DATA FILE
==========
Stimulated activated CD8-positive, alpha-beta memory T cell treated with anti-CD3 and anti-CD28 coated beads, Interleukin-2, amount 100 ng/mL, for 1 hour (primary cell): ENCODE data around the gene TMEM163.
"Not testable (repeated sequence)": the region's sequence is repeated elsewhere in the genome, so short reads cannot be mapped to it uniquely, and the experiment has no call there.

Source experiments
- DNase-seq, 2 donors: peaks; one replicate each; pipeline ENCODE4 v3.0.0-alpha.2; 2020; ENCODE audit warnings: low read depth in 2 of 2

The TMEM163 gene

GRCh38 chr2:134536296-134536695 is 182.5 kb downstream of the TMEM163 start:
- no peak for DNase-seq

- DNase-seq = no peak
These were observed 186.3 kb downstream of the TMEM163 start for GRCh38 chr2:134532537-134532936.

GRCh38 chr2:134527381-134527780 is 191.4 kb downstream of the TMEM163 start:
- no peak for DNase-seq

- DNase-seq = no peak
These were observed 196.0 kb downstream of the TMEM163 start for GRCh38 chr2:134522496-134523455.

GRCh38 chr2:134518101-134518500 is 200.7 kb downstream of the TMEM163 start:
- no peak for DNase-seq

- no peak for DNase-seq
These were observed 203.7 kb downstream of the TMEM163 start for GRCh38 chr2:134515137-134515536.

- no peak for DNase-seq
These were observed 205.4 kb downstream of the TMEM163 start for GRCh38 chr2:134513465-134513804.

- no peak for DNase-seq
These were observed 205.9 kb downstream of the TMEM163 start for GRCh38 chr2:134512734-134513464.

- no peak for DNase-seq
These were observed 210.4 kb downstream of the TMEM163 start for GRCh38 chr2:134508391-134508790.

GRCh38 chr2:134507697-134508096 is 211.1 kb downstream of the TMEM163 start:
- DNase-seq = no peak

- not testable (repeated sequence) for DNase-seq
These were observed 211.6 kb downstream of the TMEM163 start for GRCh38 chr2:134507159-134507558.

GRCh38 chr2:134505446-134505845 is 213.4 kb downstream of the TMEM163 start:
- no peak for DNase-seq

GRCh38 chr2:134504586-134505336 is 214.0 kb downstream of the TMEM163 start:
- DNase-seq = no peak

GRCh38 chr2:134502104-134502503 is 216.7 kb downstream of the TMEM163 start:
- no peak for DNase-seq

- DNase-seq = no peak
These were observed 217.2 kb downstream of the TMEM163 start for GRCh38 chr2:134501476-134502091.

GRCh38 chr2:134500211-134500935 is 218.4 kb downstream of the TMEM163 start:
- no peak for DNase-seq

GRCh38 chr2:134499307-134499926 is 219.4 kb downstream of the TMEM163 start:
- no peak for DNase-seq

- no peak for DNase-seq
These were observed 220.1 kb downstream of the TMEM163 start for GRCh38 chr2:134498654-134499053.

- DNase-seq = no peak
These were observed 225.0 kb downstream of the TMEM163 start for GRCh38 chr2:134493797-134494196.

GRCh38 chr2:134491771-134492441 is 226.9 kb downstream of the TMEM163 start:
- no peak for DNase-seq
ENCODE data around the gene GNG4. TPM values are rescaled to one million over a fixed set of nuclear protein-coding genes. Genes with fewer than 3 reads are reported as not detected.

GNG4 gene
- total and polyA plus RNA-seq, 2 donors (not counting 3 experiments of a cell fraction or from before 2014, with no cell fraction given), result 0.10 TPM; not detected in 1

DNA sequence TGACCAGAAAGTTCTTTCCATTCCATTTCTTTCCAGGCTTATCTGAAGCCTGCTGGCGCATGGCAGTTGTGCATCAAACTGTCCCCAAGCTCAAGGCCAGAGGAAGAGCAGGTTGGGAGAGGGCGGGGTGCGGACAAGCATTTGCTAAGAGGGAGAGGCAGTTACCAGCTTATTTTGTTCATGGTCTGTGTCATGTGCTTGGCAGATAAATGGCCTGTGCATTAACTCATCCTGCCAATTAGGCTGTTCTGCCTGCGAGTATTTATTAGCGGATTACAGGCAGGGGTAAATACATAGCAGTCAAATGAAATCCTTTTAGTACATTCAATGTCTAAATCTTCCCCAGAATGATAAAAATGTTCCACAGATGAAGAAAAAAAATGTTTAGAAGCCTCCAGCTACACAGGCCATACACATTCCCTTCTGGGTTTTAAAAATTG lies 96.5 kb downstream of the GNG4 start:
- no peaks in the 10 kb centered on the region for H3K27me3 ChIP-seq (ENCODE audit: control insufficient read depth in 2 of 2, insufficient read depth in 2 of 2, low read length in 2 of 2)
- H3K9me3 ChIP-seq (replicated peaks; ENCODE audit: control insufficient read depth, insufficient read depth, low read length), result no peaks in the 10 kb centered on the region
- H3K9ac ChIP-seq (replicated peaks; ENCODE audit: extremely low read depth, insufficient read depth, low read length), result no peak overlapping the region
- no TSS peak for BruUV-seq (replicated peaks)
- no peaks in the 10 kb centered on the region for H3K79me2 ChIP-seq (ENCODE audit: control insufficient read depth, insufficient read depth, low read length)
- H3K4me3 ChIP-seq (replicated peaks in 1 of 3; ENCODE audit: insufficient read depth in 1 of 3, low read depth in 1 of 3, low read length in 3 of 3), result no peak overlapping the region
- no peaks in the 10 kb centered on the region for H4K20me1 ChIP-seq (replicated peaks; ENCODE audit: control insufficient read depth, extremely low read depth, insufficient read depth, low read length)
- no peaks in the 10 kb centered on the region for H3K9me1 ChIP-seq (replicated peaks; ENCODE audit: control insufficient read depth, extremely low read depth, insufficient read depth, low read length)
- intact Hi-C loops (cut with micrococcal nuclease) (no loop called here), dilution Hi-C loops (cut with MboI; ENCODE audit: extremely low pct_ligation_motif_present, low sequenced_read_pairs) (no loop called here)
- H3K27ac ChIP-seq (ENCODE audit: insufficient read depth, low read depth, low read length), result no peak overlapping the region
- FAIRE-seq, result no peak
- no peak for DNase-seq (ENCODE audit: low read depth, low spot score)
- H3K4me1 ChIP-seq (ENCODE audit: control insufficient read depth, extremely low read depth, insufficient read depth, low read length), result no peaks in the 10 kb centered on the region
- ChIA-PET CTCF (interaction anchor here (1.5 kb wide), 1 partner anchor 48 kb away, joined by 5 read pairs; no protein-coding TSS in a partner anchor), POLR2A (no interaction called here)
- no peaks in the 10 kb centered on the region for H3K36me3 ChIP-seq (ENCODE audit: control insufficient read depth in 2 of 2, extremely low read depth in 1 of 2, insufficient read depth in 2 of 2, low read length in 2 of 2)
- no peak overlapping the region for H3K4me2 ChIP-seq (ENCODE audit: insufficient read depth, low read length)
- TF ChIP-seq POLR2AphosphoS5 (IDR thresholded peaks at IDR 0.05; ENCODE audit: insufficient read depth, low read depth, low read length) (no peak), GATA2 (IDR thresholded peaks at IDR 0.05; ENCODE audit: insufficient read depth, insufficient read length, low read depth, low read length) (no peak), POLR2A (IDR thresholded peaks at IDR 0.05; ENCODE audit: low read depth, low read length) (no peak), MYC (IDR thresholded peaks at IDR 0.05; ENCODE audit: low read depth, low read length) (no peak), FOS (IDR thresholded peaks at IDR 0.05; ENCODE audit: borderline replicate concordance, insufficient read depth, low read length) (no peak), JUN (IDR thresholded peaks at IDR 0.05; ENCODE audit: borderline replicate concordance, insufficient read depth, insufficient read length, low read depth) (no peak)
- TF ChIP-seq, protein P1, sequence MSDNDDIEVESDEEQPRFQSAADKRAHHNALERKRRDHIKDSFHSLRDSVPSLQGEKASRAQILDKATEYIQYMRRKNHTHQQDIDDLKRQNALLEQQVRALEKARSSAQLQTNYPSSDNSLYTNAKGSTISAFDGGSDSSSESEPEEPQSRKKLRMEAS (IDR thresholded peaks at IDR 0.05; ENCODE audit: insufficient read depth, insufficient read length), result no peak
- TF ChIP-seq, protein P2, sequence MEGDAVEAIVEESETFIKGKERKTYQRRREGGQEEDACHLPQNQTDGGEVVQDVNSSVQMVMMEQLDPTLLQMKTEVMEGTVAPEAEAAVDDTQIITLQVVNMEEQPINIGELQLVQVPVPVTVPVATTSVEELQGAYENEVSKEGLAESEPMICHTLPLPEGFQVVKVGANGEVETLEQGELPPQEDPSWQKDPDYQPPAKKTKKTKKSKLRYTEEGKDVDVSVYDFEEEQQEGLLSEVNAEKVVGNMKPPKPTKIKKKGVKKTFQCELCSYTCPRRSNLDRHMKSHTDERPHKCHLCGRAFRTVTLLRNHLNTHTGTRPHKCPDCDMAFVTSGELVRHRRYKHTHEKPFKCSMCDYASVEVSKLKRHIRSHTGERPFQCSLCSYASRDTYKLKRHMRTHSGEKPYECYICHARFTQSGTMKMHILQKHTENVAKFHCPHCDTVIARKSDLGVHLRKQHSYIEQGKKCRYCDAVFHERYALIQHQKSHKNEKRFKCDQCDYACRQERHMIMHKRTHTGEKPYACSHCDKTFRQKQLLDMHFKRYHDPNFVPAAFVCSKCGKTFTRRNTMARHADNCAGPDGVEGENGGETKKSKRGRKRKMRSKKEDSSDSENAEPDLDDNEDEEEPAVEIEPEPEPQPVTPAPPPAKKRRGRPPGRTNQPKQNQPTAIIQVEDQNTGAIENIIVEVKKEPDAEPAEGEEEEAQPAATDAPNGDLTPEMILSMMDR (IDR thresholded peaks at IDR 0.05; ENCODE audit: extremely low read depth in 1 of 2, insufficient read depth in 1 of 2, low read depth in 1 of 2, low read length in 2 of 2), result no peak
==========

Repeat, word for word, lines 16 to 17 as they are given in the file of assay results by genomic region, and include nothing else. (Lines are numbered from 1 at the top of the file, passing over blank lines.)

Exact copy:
- no peak for DNase-seq
These were observed 203.7 kb downstream of the TMEM163 start for GRCh38 chr2:134515137-134515536.